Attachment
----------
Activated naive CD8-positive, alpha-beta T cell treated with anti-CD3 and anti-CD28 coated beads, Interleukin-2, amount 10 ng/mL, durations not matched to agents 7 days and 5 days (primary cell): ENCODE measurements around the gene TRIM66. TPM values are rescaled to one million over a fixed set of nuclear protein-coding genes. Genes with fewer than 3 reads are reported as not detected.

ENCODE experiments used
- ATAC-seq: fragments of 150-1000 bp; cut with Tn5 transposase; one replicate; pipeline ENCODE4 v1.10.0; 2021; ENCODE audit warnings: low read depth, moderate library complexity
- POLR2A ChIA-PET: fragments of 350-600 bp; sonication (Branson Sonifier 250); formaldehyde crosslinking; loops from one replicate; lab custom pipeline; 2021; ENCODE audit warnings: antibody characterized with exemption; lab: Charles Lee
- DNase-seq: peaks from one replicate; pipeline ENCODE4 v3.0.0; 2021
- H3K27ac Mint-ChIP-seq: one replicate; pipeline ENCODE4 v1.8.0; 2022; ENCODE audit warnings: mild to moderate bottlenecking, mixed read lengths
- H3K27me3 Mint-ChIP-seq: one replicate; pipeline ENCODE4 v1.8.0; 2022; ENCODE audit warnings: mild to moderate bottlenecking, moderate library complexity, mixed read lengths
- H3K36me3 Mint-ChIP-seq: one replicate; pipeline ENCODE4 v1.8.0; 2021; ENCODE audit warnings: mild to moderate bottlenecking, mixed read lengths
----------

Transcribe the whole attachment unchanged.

Activated naive CD8-positive, alpha-beta T cell treated with anti-CD3 and anti-CD28 coated beads, Interleukin-2, amount 10 ng/mL, durations not matched to agents 7 days and 5 days (primary cell): ENCODE measurements around the gene TRIM66. TPM values are rescaled to one million over a fixed set of nuclear protein-coding genes. Genes with fewer than 3 reads are reported as not detected.

ENCODE experiments used
- ATAC-seq: fragments of 150-1000 bp; cut with Tn5 transposase; one replicate; pipeline ENCODE4 v1.10.0; 2021; ENCODE audit warnings: low read depth, moderate library complexity
- POLR2A ChIA-PET: fragments of 350-600 bp; sonication (Branson Sonifier 250); formaldehyde crosslinking; loops from one replicate; lab custom pipeline; 2021; ENCODE audit warnings: antibody characterized with exemption; lab: Charles Lee
- DNase-seq: peaks from one replicate; pipeline ENCODE4 v3.0.0; 2021
- H3K27ac Mint-ChIP-seq: one replicate; pipeline ENCODE4 v1.8.0; 2022; ENCODE audit warnings: mild to moderate bottlenecking, mixed read lengths
- H3K27me3 Mint-ChIP-seq: one replicate; pipeline ENCODE4 v1.8.0; 2022; ENCODE audit warnings: mild to moderate bottlenecking, moderate library complexity, mixed read lengths
- H3K36me3 Mint-ChIP-seq: one replicate; pipeline ENCODE4 v1.8.0; 2021; ENCODE audit warnings: mild to moderate bottlenecking, mixed read lengths